School gets an 'A': District charter school receives national recognition

Posted: Wednesday, September 15, 2010

Aurora Borealis Charter School in Kenai received a national award last week only bestowed upon 254 other public schools across the country.

Photo By M. Scott Moon
Photo By M. Scott Moon
Bethany Carstens and Hannah Delker are ready with answers during a Latin lesson Tuesday afternoon at Aurora Borealis Charter School.

The approximately 180-student K-8 charter school was named a Blue Ribbon School by the U.S. Department of Education.

Only one other school in the state received such recognition.

Aurora earned the award because its student achievement is in the top 10 percent of the state on state tests in the highest grade assessed at the school.

Additionally, the school has made adequate yearly progress under the No Child Left Behind Act for the last three years, as measured by scores on state tests in language arts and math.

School Principal Larry Nauta, who's been at the school since its start 12 years ago, said he attributed the high rates of student success to several factors.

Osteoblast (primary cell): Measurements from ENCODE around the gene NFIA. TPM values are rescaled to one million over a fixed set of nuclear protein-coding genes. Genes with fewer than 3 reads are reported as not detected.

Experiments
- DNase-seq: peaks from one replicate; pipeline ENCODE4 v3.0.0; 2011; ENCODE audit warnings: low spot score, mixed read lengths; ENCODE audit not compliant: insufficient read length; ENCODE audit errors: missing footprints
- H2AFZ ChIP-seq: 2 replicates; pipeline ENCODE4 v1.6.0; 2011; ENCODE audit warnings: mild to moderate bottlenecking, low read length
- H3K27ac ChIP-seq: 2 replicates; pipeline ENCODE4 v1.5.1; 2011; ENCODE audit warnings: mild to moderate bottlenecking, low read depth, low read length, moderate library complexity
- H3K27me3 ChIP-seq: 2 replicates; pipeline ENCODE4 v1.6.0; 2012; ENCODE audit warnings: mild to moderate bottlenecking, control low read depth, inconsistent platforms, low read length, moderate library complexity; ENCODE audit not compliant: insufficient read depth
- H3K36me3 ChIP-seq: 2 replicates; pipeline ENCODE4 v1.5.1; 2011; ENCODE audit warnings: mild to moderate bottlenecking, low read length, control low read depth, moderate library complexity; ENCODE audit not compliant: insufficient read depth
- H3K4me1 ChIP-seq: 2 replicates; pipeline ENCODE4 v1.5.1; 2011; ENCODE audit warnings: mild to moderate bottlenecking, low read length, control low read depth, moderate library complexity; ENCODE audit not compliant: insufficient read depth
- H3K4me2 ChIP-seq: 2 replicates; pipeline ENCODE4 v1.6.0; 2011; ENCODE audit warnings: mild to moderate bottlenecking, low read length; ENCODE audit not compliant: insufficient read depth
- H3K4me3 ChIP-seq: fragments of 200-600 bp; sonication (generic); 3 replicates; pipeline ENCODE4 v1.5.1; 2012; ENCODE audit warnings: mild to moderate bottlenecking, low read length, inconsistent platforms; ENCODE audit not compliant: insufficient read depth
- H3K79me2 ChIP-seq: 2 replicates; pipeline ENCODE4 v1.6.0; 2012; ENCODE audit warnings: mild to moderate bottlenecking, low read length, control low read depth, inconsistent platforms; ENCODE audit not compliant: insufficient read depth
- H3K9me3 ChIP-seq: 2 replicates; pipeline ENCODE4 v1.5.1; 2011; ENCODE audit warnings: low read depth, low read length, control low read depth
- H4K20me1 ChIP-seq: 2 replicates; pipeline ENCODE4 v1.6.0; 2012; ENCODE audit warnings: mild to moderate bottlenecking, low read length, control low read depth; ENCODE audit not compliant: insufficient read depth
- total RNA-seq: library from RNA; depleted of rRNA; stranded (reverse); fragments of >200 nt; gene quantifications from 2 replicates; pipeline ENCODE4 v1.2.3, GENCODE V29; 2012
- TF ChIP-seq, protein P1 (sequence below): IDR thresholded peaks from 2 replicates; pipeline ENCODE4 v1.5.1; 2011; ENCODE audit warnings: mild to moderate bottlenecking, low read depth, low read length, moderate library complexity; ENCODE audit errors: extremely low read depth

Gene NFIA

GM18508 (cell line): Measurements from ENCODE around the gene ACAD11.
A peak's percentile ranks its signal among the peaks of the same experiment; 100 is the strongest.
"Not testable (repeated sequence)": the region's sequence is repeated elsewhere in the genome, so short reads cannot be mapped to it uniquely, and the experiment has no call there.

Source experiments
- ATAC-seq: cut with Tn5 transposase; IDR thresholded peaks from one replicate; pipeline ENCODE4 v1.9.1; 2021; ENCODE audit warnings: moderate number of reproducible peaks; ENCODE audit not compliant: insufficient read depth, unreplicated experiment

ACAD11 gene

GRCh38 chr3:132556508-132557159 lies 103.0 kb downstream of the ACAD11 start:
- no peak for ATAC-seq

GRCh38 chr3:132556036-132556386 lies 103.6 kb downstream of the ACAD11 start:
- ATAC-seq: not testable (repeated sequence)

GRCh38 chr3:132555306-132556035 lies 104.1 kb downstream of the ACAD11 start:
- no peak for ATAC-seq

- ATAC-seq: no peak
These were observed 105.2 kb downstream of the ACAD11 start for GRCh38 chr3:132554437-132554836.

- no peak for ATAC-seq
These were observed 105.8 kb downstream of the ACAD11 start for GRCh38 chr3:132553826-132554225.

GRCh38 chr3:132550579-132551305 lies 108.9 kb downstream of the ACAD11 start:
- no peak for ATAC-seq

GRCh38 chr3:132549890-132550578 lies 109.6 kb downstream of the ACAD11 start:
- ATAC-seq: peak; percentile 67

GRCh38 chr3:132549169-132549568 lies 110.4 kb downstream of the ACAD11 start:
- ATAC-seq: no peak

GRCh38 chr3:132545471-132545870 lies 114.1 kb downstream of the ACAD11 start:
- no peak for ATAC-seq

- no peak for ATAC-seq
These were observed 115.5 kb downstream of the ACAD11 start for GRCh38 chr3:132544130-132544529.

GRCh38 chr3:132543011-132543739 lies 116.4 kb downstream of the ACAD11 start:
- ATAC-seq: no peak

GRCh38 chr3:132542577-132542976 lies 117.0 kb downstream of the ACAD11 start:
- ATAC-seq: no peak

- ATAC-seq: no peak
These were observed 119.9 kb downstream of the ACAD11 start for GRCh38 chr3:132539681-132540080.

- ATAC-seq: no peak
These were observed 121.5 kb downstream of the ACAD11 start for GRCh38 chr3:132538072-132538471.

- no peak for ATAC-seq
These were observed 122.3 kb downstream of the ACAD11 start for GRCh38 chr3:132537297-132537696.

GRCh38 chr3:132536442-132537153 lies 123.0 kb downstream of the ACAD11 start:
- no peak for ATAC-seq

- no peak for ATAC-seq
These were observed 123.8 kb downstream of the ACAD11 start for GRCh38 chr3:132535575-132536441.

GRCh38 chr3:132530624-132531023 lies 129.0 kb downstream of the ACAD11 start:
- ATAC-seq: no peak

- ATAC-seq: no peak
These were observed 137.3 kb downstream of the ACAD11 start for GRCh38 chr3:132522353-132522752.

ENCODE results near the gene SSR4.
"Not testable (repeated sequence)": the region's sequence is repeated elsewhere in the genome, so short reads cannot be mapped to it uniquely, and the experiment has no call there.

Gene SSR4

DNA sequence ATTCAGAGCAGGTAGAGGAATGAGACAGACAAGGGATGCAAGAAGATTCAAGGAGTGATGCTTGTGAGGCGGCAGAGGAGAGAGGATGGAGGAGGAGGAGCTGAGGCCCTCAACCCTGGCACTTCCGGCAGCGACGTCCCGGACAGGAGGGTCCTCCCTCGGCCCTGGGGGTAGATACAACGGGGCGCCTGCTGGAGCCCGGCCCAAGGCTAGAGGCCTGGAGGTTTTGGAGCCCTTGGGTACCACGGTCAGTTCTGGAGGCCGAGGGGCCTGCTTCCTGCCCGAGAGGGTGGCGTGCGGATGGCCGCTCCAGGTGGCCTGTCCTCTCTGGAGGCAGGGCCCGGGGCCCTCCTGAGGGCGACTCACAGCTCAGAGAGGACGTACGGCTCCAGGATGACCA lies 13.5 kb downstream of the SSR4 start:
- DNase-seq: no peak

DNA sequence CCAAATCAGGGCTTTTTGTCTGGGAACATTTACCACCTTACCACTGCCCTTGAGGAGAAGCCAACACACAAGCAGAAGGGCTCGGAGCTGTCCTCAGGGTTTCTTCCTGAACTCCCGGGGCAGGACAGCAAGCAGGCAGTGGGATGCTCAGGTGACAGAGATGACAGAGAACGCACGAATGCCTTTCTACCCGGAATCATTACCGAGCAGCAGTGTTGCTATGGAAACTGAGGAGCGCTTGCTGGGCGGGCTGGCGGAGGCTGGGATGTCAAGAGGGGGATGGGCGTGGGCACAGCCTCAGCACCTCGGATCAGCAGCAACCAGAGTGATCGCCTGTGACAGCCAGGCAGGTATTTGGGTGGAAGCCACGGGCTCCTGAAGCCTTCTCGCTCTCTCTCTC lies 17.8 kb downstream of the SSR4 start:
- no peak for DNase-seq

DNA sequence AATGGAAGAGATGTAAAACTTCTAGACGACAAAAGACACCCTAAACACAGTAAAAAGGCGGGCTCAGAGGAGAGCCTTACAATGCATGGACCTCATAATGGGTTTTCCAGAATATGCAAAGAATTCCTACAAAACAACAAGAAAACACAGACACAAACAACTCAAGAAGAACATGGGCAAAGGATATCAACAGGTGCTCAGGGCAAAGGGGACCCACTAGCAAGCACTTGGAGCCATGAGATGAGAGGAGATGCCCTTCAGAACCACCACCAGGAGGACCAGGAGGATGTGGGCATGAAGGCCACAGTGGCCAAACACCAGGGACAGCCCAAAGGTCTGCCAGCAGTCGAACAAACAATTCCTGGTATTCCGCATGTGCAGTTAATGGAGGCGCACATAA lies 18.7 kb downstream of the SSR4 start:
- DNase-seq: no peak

One of the biggest, he said, was the school's "spiral" approach to their curriculum.

He compared the way teachers at Aurora teach to the construction of a house, and said that everything is done incrementally.

Additionally teachers rely heavily upon results from standardized testing to assess their student's needs.

"Our staff really analyzes that to determine where we need to tweak within our programs," he said. "We're not quick to change programs, we're real quick to tweak on what we're doing."

Teachers aren't just watching the performance of their own class either, they're also watching that of the upcoming grade.

"There's a real built-in accountability," he said.

He noted as well that the school benefits from parent support.

As a charter school, parents have to choose to send their child to Aurora he explained.

"You still have excellent parents at other schools doing the same thing but in this kind of a setting that's a built-in," he said.

While Nauta was pleased with the recognition his school was getting, he was quick to say that it reflected well across the entire Kenai Peninsula Borough School District.

"It's kind of a group thing. We have such good district support and there are certainly a lot of other good schools," he said. "I think we've got a district that's very well managed with a lot of people that are working very hard to educate children."

Dante Petri can be reached at

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